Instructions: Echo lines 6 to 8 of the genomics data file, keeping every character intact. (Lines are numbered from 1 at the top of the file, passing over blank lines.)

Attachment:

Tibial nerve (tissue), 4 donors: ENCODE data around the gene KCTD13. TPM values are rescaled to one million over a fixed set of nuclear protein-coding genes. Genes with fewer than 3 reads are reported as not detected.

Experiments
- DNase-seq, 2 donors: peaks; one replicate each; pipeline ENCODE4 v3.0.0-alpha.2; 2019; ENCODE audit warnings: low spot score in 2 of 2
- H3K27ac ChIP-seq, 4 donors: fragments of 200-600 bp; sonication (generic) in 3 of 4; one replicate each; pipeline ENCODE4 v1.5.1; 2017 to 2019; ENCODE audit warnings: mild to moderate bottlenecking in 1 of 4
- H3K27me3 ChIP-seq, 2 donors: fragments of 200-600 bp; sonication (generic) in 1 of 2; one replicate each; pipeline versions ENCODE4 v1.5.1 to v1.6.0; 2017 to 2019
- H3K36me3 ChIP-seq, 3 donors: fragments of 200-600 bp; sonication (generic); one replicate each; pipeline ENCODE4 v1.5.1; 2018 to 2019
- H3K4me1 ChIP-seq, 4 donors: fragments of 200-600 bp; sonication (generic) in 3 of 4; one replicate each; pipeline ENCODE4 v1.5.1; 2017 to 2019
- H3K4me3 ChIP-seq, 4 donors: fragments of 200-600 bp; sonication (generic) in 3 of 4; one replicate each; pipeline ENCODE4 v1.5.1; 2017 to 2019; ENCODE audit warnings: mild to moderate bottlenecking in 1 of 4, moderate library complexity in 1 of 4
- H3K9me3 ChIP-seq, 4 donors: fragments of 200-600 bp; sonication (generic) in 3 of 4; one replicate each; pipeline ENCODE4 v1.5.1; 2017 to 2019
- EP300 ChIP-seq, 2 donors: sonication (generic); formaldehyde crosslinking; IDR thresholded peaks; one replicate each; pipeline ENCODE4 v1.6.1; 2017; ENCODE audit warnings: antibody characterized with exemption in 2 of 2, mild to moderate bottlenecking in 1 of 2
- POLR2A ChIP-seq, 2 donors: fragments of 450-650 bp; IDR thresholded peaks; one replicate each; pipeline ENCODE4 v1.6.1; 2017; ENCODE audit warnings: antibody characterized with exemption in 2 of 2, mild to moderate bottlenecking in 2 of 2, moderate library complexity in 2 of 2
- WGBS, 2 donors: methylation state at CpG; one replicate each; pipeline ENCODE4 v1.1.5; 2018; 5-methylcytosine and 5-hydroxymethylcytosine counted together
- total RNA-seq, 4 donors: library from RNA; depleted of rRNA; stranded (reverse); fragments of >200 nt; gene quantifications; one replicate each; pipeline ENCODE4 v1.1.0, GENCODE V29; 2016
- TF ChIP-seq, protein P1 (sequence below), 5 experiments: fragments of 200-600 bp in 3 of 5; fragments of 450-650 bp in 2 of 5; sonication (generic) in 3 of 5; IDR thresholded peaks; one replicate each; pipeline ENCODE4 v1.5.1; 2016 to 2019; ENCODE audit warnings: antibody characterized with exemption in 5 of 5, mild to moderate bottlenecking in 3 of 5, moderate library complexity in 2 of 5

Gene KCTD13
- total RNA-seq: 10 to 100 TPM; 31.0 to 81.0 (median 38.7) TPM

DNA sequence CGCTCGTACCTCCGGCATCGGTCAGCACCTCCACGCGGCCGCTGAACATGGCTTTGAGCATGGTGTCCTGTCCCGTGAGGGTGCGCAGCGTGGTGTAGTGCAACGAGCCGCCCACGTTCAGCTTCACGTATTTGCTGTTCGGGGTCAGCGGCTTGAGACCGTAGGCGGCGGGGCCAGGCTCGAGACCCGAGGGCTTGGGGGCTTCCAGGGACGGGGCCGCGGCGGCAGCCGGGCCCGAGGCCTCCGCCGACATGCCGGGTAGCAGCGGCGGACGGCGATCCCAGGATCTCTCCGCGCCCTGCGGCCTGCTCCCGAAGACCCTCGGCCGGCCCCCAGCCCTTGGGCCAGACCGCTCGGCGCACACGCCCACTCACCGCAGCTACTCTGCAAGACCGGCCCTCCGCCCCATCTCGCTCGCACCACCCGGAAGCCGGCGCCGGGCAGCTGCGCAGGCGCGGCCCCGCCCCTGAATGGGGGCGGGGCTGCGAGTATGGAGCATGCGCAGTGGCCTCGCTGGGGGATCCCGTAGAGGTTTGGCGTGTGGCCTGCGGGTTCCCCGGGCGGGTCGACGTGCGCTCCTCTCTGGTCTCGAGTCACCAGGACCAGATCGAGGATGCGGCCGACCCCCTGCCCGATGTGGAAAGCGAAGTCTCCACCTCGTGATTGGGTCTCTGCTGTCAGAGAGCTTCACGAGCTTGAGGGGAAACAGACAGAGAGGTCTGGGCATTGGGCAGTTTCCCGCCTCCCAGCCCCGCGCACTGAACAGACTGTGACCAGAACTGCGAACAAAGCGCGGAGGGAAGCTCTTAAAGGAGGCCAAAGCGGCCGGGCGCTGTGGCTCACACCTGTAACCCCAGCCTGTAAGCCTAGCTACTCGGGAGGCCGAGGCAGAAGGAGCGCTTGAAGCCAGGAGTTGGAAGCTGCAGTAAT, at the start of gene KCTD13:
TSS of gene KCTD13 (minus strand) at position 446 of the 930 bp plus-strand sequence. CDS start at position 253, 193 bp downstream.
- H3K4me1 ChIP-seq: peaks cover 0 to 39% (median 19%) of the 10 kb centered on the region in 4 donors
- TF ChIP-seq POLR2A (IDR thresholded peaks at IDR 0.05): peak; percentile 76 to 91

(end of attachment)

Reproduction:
- H3K36me3 ChIP-seq, 3 donors: fragments of 200-600 bp; sonication (generic); one replicate each; pipeline ENCODE4 v1.5.1; 2018 to 2019
- H3K4me1 ChIP-seq, 4 donors: fragments of 200-600 bp; sonication (generic) in 3 of 4; one replicate each; pipeline ENCODE4 v1.5.1; 2017 to 2019
- H3K4me3 ChIP-seq, 4 donors: fragments of 200-600 bp; sonication (generic) in 3 of 4; one replicate each; pipeline ENCODE4 v1.5.1; 2017 to 2019; ENCODE audit warnings: mild to moderate bottlenecking in 1 of 4, moderate library complexity in 1 of 4